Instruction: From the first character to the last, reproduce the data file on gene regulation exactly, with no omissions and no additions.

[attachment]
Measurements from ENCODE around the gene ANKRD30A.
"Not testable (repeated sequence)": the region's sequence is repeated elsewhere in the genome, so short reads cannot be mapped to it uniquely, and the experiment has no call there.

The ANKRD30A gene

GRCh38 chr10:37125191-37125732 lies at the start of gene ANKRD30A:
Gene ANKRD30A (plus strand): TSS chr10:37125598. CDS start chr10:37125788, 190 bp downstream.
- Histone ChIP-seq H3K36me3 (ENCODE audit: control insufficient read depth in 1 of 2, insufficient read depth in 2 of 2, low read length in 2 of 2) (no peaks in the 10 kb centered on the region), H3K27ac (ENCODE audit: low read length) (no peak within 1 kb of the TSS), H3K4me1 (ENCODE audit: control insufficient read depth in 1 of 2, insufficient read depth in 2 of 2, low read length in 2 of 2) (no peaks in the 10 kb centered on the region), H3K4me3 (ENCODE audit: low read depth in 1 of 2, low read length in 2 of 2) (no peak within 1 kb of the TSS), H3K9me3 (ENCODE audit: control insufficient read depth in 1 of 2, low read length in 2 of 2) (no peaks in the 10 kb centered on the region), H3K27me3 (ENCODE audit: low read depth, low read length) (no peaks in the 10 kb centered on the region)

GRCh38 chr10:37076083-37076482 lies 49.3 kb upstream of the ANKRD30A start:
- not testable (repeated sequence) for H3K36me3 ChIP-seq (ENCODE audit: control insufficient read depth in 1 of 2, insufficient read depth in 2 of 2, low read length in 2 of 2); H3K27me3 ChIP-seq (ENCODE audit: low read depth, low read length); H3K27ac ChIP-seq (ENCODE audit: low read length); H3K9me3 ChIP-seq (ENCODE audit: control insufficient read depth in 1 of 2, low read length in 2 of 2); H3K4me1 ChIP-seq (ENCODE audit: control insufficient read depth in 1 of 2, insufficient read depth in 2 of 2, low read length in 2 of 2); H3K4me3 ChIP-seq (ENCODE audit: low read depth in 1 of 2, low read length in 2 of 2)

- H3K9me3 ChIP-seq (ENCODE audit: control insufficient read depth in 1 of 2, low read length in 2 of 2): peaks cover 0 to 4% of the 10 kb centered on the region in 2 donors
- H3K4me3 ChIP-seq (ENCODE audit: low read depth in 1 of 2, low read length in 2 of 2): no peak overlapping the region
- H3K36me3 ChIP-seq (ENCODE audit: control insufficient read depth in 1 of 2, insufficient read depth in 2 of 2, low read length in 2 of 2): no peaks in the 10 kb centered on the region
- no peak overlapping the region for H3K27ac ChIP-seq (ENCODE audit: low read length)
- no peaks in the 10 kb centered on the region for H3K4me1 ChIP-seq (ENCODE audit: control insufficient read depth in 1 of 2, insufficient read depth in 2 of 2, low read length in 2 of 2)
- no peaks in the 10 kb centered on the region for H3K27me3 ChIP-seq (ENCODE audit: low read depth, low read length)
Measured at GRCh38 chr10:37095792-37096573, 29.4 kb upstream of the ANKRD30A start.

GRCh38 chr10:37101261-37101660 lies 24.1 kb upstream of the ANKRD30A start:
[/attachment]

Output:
Measurements from ENCODE around the gene ANKRD30A.
"Not testable (repeated sequence)": the region's sequence is repeated elsewhere in the genome, so short reads cannot be mapped to it uniquely, and the experiment has no call there.

The ANKRD30A gene

GRCh38 chr10:37125191-37125732 lies at the start of gene ANKRD30A:
Gene ANKRD30A (plus strand): TSS chr10:37125598. CDS start chr10:37125788, 190 bp downstream.
- Histone ChIP-seq H3K36me3 (ENCODE audit: control insufficient read depth in 1 of 2, insufficient read depth in 2 of 2, low read length in 2 of 2) (no peaks in the 10 kb centered on the region), H3K27ac (ENCODE audit: low read length) (no peak within 1 kb of the TSS), H3K4me1 (ENCODE audit: control insufficient read depth in 1 of 2, insufficient read depth in 2 of 2, low read length in 2 of 2) (no peaks in the 10 kb centered on the region), H3K4me3 (ENCODE audit: low read depth in 1 of 2, low read length in 2 of 2) (no peak within 1 kb of the TSS), H3K9me3 (ENCODE audit: control insufficient read depth in 1 of 2, low read length in 2 of 2) (no peaks in the 10 kb centered on the region), H3K27me3 (ENCODE audit: low read depth, low read length) (no peaks in the 10 kb centered on the region)

GRCh38 chr10:37076083-37076482 lies 49.3 kb upstream of the ANKRD30A start:
- not testable (repeated sequence) for H3K36me3 ChIP-seq (ENCODE audit: control insufficient read depth in 1 of 2, insufficient read depth in 2 of 2, low read length in 2 of 2); H3K27me3 ChIP-seq (ENCODE audit: low read depth, low read length); H3K27ac ChIP-seq (ENCODE audit: low read length); H3K9me3 ChIP-seq (ENCODE audit: control insufficient read depth in 1 of 2, low read length in 2 of 2); H3K4me1 ChIP-seq (ENCODE audit: control insufficient read depth in 1 of 2, insufficient read depth in 2 of 2, low read length in 2 of 2); H3K4me3 ChIP-seq (ENCODE audit: low read depth in 1 of 2, low read length in 2 of 2)

- H3K9me3 ChIP-seq (ENCODE audit: control insufficient read depth in 1 of 2, low read length in 2 of 2): peaks cover 0 to 4% of the 10 kb centered on the region in 2 donors
- H3K4me3 ChIP-seq (ENCODE audit: low read depth in 1 of 2, low read length in 2 of 2): no peak overlapping the region
- H3K36me3 ChIP-seq (ENCODE audit: control insufficient read depth in 1 of 2, insufficient read depth in 2 of 2, low read length in 2 of 2): no peaks in the 10 kb centered on the region
- no peak overlapping the region for H3K27ac ChIP-seq (ENCODE audit: low read length)
- no peaks in the 10 kb centered on the region for H3K4me1 ChIP-seq (ENCODE audit: control insufficient read depth in 1 of 2, insufficient read depth in 2 of 2, low read length in 2 of 2)
- no peaks in the 10 kb centered on the region for H3K27me3 ChIP-seq (ENCODE audit: low read depth, low read length)
Measured at GRCh38 chr10:37095792-37096573, 29.4 kb upstream of the ANKRD30A start.

GRCh38 chr10:37101261-37101660 lies 24.1 kb upstream of the ANKRD30A start: